Imagine high-waist bikinis, an overload of hairspray, cherry-topped chocolate milkshakes, poodle skirts, and swing dances in the high school gym. These are just some 50s stereotypes that helped pave the way for a new era of entertainment and fashion. That’s why in this article, we are going to go on a trip down memory lane and list out all the hottest pop culture trends that took over the 50s.
Back in the 50s, if you wanted a cold refreshing drink or ice cream, you will go find a store with soda fountains. If you wanted to throw an awesome party back in those days, all you have to do is put a jukebox, dance floor, and a soda fountain, then call your friends. At first, soda fountains were used in drug stores where carbonated drinks were offered as medicine. They mix sodas with syrups and other plant extracts to help cure particular sickness. But as the years pass, drug store soda fountains invaded the food and drink service. That’s why throughout the 50s, the soda fountains became a popular hangout spot for dancing and catching up with friends.
Sock hops or also known as a school dance is still relevant until today. Back in the 50s, it was every teenager’s first taste of romance. It is typically an informal and school chaperoned event where high school and middle school teachers would decorate the entire gymnasium, serve fruit punch, and hire a DJ. Several popular dances in the 50s defined sock hops such as stroll, the jive, and the box step. Combined with rock ‘n’ roll plus the liberating feeling of removing your shoes while dancing is one of the memorable moments every teenager from the 50s has.
This skirt is one of the most fashionable and memorable trends from the 50s era. These skirts were colorful, bright, swingy, and long that hit just below the knees. It is made of felt fabric, and it is designed with the image of a small poodle, that’s why it’s called the poodle skirt. It has both fashionable, feminine, and a definite eye-catcher. That’s why ladies love them back in the 50s.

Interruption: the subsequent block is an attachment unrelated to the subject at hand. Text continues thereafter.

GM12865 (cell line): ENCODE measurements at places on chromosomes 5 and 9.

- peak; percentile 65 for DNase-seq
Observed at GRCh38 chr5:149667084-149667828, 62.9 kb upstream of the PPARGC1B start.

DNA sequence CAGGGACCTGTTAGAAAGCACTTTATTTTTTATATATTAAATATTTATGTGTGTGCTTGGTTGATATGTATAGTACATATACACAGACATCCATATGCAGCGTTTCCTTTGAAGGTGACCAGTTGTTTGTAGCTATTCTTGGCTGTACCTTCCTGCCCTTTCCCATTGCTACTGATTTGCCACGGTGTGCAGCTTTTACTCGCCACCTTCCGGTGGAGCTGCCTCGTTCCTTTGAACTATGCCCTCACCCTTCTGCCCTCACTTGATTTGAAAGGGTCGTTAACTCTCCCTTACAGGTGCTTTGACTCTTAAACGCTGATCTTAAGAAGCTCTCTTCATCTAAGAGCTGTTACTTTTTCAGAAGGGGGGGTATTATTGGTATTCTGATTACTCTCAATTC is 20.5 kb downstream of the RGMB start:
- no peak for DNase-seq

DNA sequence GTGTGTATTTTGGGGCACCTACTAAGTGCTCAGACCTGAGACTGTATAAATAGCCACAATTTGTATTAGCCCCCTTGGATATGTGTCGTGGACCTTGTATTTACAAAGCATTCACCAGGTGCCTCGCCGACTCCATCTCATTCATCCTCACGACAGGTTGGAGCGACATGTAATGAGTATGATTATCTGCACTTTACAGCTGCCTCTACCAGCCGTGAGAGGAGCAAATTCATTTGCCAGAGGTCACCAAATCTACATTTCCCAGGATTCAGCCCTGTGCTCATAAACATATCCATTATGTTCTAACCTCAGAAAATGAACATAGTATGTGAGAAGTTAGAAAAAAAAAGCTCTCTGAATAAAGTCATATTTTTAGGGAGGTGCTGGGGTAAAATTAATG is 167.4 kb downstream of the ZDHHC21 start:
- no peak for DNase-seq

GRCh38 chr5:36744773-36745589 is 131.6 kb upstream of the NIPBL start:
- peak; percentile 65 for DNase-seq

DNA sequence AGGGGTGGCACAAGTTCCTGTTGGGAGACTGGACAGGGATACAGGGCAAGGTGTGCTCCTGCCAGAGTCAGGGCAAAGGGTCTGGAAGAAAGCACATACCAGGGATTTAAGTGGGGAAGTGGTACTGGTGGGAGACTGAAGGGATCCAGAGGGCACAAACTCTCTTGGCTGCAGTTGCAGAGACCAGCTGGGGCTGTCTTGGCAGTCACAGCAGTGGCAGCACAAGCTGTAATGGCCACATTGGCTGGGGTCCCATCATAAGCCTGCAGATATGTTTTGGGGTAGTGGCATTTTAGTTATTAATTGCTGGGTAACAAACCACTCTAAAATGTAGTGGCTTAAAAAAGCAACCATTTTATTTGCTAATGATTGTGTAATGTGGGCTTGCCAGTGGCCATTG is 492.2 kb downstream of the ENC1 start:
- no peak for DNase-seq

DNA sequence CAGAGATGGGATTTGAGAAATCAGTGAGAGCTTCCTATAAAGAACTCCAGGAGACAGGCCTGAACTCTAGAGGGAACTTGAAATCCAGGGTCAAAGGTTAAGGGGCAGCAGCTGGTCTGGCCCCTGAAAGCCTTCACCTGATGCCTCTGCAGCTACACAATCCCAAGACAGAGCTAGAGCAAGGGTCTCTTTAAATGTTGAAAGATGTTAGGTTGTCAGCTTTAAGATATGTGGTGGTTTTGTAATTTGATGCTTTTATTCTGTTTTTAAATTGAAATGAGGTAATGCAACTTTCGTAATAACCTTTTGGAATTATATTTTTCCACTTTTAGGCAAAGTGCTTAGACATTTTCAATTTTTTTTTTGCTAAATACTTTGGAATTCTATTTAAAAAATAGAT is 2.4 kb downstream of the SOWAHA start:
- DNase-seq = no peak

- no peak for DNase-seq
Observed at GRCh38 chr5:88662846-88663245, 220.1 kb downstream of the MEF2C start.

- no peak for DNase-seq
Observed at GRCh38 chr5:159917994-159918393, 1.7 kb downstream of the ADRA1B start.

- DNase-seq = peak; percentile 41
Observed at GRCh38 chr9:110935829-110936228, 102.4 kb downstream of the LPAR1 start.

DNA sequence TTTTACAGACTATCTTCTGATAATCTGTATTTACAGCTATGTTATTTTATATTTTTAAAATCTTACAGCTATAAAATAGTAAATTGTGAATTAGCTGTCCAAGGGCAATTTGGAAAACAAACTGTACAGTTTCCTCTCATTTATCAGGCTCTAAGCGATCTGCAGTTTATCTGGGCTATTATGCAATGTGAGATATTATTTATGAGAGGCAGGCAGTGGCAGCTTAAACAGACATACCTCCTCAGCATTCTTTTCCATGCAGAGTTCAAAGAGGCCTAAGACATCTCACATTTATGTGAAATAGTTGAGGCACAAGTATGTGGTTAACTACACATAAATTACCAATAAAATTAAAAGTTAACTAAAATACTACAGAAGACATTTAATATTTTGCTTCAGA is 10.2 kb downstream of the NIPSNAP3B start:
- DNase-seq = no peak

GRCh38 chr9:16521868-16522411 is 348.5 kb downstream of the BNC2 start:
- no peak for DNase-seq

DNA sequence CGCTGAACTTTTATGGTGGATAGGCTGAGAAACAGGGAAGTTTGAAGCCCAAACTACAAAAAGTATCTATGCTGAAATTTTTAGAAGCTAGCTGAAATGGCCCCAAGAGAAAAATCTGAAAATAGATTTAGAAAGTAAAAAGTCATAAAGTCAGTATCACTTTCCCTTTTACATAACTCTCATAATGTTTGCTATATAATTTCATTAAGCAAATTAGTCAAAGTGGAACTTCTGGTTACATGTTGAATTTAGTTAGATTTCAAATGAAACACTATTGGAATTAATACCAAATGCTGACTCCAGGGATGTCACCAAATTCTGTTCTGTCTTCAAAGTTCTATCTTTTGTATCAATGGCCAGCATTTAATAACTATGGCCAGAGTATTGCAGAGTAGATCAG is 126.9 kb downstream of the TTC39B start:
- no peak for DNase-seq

Nothing screams the 50s quite like seeing poodle skirt-wearing women rotating their hips in circles with a hula hoop. These are big plastic ring that is used in sync with twisting dance moves from the neck, to hips, to legs and arms. Your ultimate goal while playing the hula hoop is to keep it off the ground.
The first drive-in was opened in 1933, but it didn’t get popular until almost 20 years later. Maybe it helped that during the 50s, the American car culture was booming and also the movie nightlife. These two trends intersected and met at the iconic-drive where friends and lovers sat into their fancy convertibles while watching Hollywood films that were projected on outdoor screens. Movie watchers can also enjoy endless buckets of popcorn, hot dogs, and even playground swing sets.
In the 50s, a woman’s sex appeal was defined by her curves and mainly, her breast. That’s why back then, women found a way to enhance their breasts with an ice cream cone-shaped piece of lingerie called the conical bra, bullet bra, or torpedo bra. This piece of undergarment was popularized by pin-up girls such as Jane Russell and Marilyn Monroe. This bra was made of satin or nylon materials that are stitched in a circular pattern. Basically, the conical bra was the push-up bra of the 50s before underwire and padding became popular in the 60s.
The coonskin caps were popularized by Fess Parker when he wore it while playing the role of David Crocket in the Disney miniseries that aired in 1954. Reports say that the said show earned about $100,000,000 in sales just for the coonskin cap alone.
PEZ was created long before the 50s, but during this era, the company that makes PEZ decided to develop a pocket-sized dispenser that became very popular. The next thing you know, the PEZ dispenser machine was found in jean pouches and backpacks all across the country. Today, there are infinite character options available in the market.
In the 50s, the fluffier our hair, the better. Mustaches and beards weren’t as well-liked as the hair grown from the temple down to the jawline. Throughout the 50s, the sex appeal of a man depended on his facial hair and letterman jacket.
Known as the letterman jacket, this was all the rage among teenagers and college male athletes during the 50s. This jacket was made of wool or leather, and it displays the varsity letter, wearer’s name, and the school’s mascot. This jacket was considered to be a sign of esteem because it was worn mainly by team captain athletes. Today, the varsity jacket is primarily worn by jocks.